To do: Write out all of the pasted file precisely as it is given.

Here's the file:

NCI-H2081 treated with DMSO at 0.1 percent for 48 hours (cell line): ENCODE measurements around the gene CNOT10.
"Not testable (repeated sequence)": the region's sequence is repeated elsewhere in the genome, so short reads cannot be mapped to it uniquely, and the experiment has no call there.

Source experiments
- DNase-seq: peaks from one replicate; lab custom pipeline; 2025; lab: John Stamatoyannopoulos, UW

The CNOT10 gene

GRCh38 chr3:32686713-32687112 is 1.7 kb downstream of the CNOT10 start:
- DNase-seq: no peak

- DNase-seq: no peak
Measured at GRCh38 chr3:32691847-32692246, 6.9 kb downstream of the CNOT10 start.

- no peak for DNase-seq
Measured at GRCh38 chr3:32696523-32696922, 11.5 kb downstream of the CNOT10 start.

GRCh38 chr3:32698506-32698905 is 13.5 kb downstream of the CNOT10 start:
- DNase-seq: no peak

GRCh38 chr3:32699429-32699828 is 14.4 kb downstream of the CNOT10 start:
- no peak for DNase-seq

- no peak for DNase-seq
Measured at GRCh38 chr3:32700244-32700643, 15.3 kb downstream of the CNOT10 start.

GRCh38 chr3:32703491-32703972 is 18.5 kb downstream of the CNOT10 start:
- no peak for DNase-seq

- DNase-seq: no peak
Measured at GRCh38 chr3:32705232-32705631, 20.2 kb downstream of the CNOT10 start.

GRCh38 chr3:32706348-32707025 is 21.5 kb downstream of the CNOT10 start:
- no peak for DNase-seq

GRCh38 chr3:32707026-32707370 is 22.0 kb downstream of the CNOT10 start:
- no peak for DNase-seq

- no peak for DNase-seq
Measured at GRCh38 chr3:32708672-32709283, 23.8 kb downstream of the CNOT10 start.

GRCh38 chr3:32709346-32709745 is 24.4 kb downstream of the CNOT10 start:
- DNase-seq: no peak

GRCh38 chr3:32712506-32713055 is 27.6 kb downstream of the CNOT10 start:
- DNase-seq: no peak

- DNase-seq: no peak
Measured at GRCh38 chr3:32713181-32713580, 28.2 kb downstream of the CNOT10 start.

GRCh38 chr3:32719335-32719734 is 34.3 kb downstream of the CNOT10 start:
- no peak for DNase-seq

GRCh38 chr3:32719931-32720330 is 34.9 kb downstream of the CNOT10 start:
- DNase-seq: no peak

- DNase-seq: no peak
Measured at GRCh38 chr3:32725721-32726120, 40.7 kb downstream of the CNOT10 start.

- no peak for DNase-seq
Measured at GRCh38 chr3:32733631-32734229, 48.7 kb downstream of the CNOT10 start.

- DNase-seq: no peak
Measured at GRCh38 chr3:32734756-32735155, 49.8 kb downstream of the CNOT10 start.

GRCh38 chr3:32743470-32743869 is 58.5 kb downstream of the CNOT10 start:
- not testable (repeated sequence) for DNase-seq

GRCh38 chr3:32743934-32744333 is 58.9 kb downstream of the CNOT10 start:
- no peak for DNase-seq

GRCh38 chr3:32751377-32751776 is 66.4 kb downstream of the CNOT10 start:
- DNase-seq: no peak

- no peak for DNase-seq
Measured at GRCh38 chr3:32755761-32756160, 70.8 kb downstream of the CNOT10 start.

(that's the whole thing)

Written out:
NCI-H2081 treated with DMSO at 0.1 percent for 48 hours (cell line): ENCODE measurements around the gene CNOT10.
"Not testable (repeated sequence)": the region's sequence is repeated elsewhere in the genome, so short reads cannot be mapped to it uniquely, and the experiment has no call there.

Source experiments
- DNase-seq: peaks from one replicate; lab custom pipeline; 2025; lab: John Stamatoyannopoulos, UW

The CNOT10 gene

GRCh38 chr3:32686713-32687112 is 1.7 kb downstream of the CNOT10 start:
- DNase-seq: no peak

- DNase-seq: no peak
Measured at GRCh38 chr3:32691847-32692246, 6.9 kb downstream of the CNOT10 start.

- no peak for DNase-seq
Measured at GRCh38 chr3:32696523-32696922, 11.5 kb downstream of the CNOT10 start.

GRCh38 chr3:32698506-32698905 is 13.5 kb downstream of the CNOT10 start:
- DNase-seq: no peak

GRCh38 chr3:32699429-32699828 is 14.4 kb downstream of the CNOT10 start:
- no peak for DNase-seq

- no peak for DNase-seq
Measured at GRCh38 chr3:32700244-32700643, 15.3 kb downstream of the CNOT10 start.

GRCh38 chr3:32703491-32703972 is 18.5 kb downstream of the CNOT10 start:
- no peak for DNase-seq

- DNase-seq: no peak
Measured at GRCh38 chr3:32705232-32705631, 20.2 kb downstream of the CNOT10 start.

GRCh38 chr3:32706348-32707025 is 21.5 kb downstream of the CNOT10 start:
- no peak for DNase-seq

GRCh38 chr3:32707026-32707370 is 22.0 kb downstream of the CNOT10 start:
- no peak for DNase-seq

- no peak for DNase-seq
Measured at GRCh38 chr3:32708672-32709283, 23.8 kb downstream of the CNOT10 start.

GRCh38 chr3:32709346-32709745 is 24.4 kb downstream of the CNOT10 start:
- DNase-seq: no peak

GRCh38 chr3:32712506-32713055 is 27.6 kb downstream of the CNOT10 start:
- DNase-seq: no peak

- DNase-seq: no peak
Measured at GRCh38 chr3:32713181-32713580, 28.2 kb downstream of the CNOT10 start.

GRCh38 chr3:32719335-32719734 is 34.3 kb downstream of the CNOT10 start:
- no peak for DNase-seq

GRCh38 chr3:32719931-32720330 is 34.9 kb downstream of the CNOT10 start:
- DNase-seq: no peak

- DNase-seq: no peak
Measured at GRCh38 chr3:32725721-32726120, 40.7 kb downstream of the CNOT10 start.

- no peak for DNase-seq
Measured at GRCh38 chr3:32733631-32734229, 48.7 kb downstream of the CNOT10 start.

- DNase-seq: no peak
Measured at GRCh38 chr3:32734756-32735155, 49.8 kb downstream of the CNOT10 start.

GRCh38 chr3:32743470-32743869 is 58.5 kb downstream of the CNOT10 start:
- not testable (repeated sequence) for DNase-seq

GRCh38 chr3:32743934-32744333 is 58.9 kb downstream of the CNOT10 start:
- no peak for DNase-seq

GRCh38 chr3:32751377-32751776 is 66.4 kb downstream of the CNOT10 start:
- DNase-seq: no peak

- no peak for DNase-seq
Measured at GRCh38 chr3:32755761-32756160, 70.8 kb downstream of the CNOT10 start.